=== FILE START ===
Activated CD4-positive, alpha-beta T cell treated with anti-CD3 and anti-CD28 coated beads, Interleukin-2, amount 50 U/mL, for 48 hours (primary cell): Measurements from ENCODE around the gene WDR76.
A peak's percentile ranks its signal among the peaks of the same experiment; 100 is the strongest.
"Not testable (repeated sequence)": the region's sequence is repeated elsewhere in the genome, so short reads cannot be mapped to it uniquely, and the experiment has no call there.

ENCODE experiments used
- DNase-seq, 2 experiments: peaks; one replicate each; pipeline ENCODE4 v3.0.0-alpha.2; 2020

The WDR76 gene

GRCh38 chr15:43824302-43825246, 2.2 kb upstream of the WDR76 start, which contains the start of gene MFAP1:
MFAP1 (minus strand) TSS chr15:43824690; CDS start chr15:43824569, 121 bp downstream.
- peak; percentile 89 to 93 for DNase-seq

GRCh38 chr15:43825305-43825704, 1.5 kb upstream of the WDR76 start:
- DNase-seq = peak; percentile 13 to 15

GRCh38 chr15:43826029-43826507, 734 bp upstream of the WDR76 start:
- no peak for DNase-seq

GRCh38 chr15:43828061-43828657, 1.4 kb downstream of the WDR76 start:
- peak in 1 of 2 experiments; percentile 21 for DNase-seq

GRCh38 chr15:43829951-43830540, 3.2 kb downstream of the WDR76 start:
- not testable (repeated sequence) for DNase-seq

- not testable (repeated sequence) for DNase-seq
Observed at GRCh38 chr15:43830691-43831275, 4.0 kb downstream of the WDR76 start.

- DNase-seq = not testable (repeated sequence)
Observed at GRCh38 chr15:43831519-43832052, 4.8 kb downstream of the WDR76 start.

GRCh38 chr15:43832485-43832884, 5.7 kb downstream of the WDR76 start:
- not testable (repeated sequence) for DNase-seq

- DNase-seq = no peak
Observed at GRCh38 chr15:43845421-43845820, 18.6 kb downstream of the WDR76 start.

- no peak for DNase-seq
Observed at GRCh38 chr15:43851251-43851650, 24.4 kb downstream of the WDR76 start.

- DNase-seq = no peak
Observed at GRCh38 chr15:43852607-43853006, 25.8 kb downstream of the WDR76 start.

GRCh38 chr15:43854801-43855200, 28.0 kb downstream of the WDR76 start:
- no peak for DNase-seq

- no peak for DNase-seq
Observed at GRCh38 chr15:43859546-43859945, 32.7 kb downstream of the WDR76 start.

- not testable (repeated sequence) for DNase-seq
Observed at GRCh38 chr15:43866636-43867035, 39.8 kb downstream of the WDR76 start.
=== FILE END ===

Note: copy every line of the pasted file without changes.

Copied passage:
Activated CD4-positive, alpha-beta T cell treated with anti-CD3 and anti-CD28 coated beads, Interleukin-2, amount 50 U/mL, for 48 hours (primary cell): Measurements from ENCODE around the gene WDR76.
A peak's percentile ranks its signal among the peaks of the same experiment; 100 is the strongest.
"Not testable (repeated sequence)": the region's sequence is repeated elsewhere in the genome, so short reads cannot be mapped to it uniquely, and the experiment has no call there.

ENCODE experiments used
- DNase-seq, 2 experiments: peaks; one replicate each; pipeline ENCODE4 v3.0.0-alpha.2; 2020

The WDR76 gene

GRCh38 chr15:43824302-43825246, 2.2 kb upstream of the WDR76 start, which contains the start of gene MFAP1:
MFAP1 (minus strand) TSS chr15:43824690; CDS start chr15:43824569, 121 bp downstream.
- peak; percentile 89 to 93 for DNase-seq

GRCh38 chr15:43825305-43825704, 1.5 kb upstream of the WDR76 start:
- DNase-seq = peak; percentile 13 to 15

GRCh38 chr15:43826029-43826507, 734 bp upstream of the WDR76 start:
- no peak for DNase-seq

GRCh38 chr15:43828061-43828657, 1.4 kb downstream of the WDR76 start:
- peak in 1 of 2 experiments; percentile 21 for DNase-seq

GRCh38 chr15:43829951-43830540, 3.2 kb downstream of the WDR76 start:
- not testable (repeated sequence) for DNase-seq

- not testable (repeated sequence) for DNase-seq
Observed at GRCh38 chr15:43830691-43831275, 4.0 kb downstream of the WDR76 start.

- DNase-seq = not testable (repeated sequence)
Observed at GRCh38 chr15:43831519-43832052, 4.8 kb downstream of the WDR76 start.

GRCh38 chr15:43832485-43832884, 5.7 kb downstream of the WDR76 start:
- not testable (repeated sequence) for DNase-seq

- DNase-seq = no peak
Observed at GRCh38 chr15:43845421-43845820, 18.6 kb downstream of the WDR76 start.

- no peak for DNase-seq
Observed at GRCh38 chr15:43851251-43851650, 24.4 kb downstream of the WDR76 start.

- DNase-seq = no peak
Observed at GRCh38 chr15:43852607-43853006, 25.8 kb downstream of the WDR76 start.

GRCh38 chr15:43854801-43855200, 28.0 kb downstream of the WDR76 start:
- no peak for DNase-seq

- no peak for DNase-seq
Observed at GRCh38 chr15:43859546-43859945, 32.7 kb downstream of the WDR76 start.

- not testable (repeated sequence) for DNase-seq
Observed at GRCh38 chr15:43866636-43867035, 39.8 kb downstream of the WDR76 start.